• What was the Doctor's confession at the bottom of the grave? He realized that the Veil wouldn't kill him if he confessed, and stated "it was a lie, it was always a lie"; everything he said before that was too quick and... Scottish... to comprehend.
    • He said he hadn't left Gallifrey because he was bored, he left because he was scared.

    The Veil as a threat 
  • So, was the confession aspect of the trap just an Excuse Plot or did the creator of the whole scenario actually expect to get to know something about The Hybrid as a result of it? The Veil actually does very effectively kill The Doctor on contact, so it's a genuine threat - but it's actually too much of a threat to be useful as a torture mechanism (since The Doctor only has to resist once before, well, dying). The general theorisation here is that The Point was to get The Doctor to break through to Gallifrey, but this seems like a needlessly complicated way to do that, as well (why have The Veil be this deadly if you want The Doctor to act most effectively to get through that wall). This feels more like it's actually intended as an existential punishment device, rather than an effective means at either of the two previous ideas...
    • Which also leads to the thought - who hates The Doctor enough to do this to him? The Doctor has previously mentioned that nobody hates him as much as he hates himself...
    • Or someone wanted him to be very pissed off when he finally got to Gallifrey.
    • Or someone just plain didn't have any other way to get him there, and needed him to do so no matter how much it hurt or angered him.
    • "Hell Bent" provides the answer: Rassilon wanted to know what the Doctor knew about the Hybrid, and didn't actually anticipate him spending four and a half billion simulated years chipping away at a diamond wall with his fists.

    Spilling the secret at the end 
  • So, the Doctor is so determined not to reveal the truth about the Hybrid that he endures two billion note  years of repeated torture and death....and as soon as he escapes the trap meant to force the truth out of him, he just spills the beans for no apparent reason?
    • They just spent billions of years scaring him to death. Now that he knows it's the Time Lords who were behind it, why wouldn't he want to return the favor?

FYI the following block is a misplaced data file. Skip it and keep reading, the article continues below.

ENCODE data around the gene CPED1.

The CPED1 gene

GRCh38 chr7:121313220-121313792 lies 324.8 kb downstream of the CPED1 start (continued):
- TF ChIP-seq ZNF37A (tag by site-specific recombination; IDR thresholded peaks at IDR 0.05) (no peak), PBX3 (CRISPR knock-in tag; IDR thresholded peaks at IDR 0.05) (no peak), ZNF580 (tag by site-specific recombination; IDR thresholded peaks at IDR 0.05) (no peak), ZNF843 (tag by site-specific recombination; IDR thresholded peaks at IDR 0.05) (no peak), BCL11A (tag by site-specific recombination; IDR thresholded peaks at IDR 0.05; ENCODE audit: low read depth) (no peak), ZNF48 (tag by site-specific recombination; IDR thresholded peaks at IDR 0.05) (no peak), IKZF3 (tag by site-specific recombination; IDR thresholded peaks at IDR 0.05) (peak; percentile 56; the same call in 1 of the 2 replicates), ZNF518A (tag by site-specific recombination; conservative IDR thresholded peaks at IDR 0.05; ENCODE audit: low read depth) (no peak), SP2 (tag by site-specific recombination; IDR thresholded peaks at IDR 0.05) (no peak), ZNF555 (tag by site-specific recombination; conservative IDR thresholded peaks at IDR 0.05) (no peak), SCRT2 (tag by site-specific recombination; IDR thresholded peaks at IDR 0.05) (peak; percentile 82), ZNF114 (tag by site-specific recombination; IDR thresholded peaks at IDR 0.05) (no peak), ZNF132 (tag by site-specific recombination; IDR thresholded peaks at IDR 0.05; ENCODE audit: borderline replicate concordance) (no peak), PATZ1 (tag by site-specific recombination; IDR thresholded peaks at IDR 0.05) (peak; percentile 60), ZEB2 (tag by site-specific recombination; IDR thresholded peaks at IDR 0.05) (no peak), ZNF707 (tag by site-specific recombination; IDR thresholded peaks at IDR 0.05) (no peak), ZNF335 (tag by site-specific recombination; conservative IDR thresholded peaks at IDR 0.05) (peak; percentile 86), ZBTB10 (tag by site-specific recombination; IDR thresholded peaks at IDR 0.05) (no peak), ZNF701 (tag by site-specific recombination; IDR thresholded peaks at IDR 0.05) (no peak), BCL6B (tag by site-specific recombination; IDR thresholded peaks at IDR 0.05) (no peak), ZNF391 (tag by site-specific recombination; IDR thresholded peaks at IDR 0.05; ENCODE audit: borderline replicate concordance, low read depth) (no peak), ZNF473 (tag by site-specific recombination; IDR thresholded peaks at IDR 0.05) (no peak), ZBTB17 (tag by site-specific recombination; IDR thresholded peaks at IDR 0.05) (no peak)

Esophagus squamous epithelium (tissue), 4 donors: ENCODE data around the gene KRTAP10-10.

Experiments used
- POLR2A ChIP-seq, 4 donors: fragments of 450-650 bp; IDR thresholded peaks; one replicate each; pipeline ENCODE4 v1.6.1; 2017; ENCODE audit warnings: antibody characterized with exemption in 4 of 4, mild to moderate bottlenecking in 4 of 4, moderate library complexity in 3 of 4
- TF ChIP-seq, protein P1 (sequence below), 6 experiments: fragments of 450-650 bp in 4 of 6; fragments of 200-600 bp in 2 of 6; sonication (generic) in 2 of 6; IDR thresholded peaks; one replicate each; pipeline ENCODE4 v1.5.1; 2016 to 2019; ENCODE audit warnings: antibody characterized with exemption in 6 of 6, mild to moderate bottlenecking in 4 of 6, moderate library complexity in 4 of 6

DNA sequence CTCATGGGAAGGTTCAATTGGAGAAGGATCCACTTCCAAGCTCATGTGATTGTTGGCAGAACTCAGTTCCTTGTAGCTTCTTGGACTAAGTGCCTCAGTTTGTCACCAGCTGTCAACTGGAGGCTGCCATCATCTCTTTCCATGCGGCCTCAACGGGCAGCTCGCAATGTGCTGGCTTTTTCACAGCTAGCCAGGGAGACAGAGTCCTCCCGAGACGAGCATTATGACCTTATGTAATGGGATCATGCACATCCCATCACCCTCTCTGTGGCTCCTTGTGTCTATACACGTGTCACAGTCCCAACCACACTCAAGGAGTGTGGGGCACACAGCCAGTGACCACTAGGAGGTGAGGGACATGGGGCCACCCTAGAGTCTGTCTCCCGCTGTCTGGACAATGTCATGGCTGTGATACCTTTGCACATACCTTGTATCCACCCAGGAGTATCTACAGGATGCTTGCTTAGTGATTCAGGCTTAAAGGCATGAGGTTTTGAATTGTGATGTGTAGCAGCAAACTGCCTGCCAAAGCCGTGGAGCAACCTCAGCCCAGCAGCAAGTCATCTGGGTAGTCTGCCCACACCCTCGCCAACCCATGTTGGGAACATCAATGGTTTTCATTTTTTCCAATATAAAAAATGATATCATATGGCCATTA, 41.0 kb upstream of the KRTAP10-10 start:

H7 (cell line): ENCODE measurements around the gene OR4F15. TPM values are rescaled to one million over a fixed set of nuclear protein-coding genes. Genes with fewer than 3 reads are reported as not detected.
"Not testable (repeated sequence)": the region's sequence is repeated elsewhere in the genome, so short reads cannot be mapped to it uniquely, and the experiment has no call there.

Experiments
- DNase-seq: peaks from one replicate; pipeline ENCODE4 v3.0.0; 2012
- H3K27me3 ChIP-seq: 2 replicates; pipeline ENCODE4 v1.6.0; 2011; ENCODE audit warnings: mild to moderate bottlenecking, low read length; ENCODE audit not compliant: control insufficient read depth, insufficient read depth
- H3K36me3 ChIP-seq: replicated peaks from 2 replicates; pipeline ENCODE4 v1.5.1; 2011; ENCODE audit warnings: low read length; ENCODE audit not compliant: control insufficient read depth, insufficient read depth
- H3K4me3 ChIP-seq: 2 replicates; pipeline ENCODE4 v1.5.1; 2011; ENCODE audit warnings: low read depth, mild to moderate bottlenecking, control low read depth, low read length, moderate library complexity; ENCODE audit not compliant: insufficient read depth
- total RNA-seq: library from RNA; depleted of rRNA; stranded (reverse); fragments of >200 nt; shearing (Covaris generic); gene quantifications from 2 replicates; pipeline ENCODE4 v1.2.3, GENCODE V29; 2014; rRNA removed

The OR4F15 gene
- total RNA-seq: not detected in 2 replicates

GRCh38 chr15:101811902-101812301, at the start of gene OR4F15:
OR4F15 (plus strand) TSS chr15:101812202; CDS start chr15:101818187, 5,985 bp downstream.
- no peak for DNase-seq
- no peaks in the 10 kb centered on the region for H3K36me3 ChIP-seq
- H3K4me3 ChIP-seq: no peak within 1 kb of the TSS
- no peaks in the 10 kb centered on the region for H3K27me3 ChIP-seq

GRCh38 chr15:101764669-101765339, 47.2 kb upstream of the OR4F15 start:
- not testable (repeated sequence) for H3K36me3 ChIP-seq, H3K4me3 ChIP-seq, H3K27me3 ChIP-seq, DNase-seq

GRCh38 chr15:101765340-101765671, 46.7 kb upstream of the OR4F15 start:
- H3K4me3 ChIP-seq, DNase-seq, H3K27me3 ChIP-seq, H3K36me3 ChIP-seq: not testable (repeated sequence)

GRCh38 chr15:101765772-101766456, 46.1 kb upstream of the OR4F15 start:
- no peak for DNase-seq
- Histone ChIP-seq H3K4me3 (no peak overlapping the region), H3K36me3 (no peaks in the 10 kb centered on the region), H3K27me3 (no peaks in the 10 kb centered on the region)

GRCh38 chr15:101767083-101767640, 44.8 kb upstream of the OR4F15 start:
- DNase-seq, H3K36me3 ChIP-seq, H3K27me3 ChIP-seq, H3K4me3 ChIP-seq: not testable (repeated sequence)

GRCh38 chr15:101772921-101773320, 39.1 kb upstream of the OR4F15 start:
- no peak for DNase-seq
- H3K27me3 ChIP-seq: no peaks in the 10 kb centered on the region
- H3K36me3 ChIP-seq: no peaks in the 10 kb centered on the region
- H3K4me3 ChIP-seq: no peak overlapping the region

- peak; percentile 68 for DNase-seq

• Because all the reasons why that secret could never be told should still apply just as much at that moment as it did one minute earlier when he was punching the wall.
    • He couldn't tell them then because he wasn't on Gallifrey yet. If he'd admitted it while he was still trapped in the castle, they could've dumped his Confession Dial in the nearest trash-disintegrator and checked "Avert the Hybrid menace" off their To-Do list. Now it's too late: he's arrived, and their plan to identify the Hybrid has only succeeding in bringing him there, implying the prophecy is fated to play out despite their best efforts to stop it. And they'll know that.
    • He may be lying through his teeth. There were *two* Time Lords of questionable provenance connected up to the Cloister Room during the McGann film, and the only other evidence of the Doctor being half human comes from the Doctor's own lips (pathological liar) and something shown to the Master by the TARDIS - who would probably quite cheerfully lie to the Master as well. Russell T Davies- admittedly, no longer in the driver's seat- has always maintained that a) the McGann film is canon, and b) the Doctor is not half human. Perhaps the closing line is not so much a confession as it is "Right, now to scare the Time Lords silly by telling them the Hybrid is coming for them, to keep them off the scent while I try to figure out what the hell to do about the *real* Hybrid...
    • He is doing it for dramatic effect, to convince any eavesdroppers that he really does know. But he slips the sonic sunglasses on just before speaking the last two words. Maybe he's deliberately using the sunglasses to generate some kind of interference field so the eavesdroppers can't hear the last part of what he says.